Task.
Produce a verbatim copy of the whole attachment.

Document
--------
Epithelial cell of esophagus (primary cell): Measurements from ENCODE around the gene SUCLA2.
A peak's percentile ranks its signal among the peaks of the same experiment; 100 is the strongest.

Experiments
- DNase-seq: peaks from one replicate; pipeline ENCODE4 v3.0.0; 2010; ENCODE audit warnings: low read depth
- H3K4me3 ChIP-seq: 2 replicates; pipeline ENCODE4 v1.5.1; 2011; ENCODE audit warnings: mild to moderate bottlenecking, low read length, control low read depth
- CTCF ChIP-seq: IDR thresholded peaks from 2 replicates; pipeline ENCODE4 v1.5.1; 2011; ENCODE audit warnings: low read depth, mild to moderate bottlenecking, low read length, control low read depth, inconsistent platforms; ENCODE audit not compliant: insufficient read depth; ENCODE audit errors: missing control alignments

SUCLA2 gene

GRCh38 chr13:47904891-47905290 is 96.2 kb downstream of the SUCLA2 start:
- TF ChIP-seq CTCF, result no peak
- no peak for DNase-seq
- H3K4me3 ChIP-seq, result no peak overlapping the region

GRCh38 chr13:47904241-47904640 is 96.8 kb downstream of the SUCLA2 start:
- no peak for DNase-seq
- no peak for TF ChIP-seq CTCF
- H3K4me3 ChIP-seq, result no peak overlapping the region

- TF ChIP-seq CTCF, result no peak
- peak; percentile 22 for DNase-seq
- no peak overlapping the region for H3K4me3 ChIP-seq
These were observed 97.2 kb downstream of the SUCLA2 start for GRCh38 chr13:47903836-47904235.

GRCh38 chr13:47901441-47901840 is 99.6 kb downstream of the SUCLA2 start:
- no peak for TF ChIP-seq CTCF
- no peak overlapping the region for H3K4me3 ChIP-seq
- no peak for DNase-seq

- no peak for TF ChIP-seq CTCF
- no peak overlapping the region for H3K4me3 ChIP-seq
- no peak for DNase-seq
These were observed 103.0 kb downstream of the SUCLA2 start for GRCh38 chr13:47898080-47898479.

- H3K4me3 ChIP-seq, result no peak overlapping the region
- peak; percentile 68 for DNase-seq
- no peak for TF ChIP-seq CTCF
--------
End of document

Epithelial cell of esophagus (primary cell): Measurements from ENCODE around the gene SUCLA2.
A peak's percentile ranks its signal among the peaks of the same experiment; 100 is the strongest.

Experiments
- DNase-seq: peaks from one replicate; pipeline ENCODE4 v3.0.0; 2010; ENCODE audit warnings: low read depth
- H3K4me3 ChIP-seq: 2 replicates; pipeline ENCODE4 v1.5.1; 2011; ENCODE audit warnings: mild to moderate bottlenecking, low read length, control low read depth
- CTCF ChIP-seq: IDR thresholded peaks from 2 replicates; pipeline ENCODE4 v1.5.1; 2011; ENCODE audit warnings: low read depth, mild to moderate bottlenecking, low read length, control low read depth, inconsistent platforms; ENCODE audit not compliant: insufficient read depth; ENCODE audit errors: missing control alignments

SUCLA2 gene

GRCh38 chr13:47904891-47905290 is 96.2 kb downstream of the SUCLA2 start:
- TF ChIP-seq CTCF, result no peak
- no peak for DNase-seq
- H3K4me3 ChIP-seq, result no peak overlapping the region

GRCh38 chr13:47904241-47904640 is 96.8 kb downstream of the SUCLA2 start:
- no peak for DNase-seq
- no peak for TF ChIP-seq CTCF
- H3K4me3 ChIP-seq, result no peak overlapping the region

- TF ChIP-seq CTCF, result no peak
- peak; percentile 22 for DNase-seq
- no peak overlapping the region for H3K4me3 ChIP-seq
These were observed 97.2 kb downstream of the SUCLA2 start for GRCh38 chr13:47903836-47904235.

GRCh38 chr13:47901441-47901840 is 99.6 kb downstream of the SUCLA2 start:
- no peak for TF ChIP-seq CTCF
- no peak overlapping the region for H3K4me3 ChIP-seq
- no peak for DNase-seq

- no peak for TF ChIP-seq CTCF
- no peak overlapping the region for H3K4me3 ChIP-seq
- no peak for DNase-seq
These were observed 103.0 kb downstream of the SUCLA2 start for GRCh38 chr13:47898080-47898479.

- H3K4me3 ChIP-seq, result no peak overlapping the region
- peak; percentile 68 for DNase-seq
- no peak for TF ChIP-seq CTCF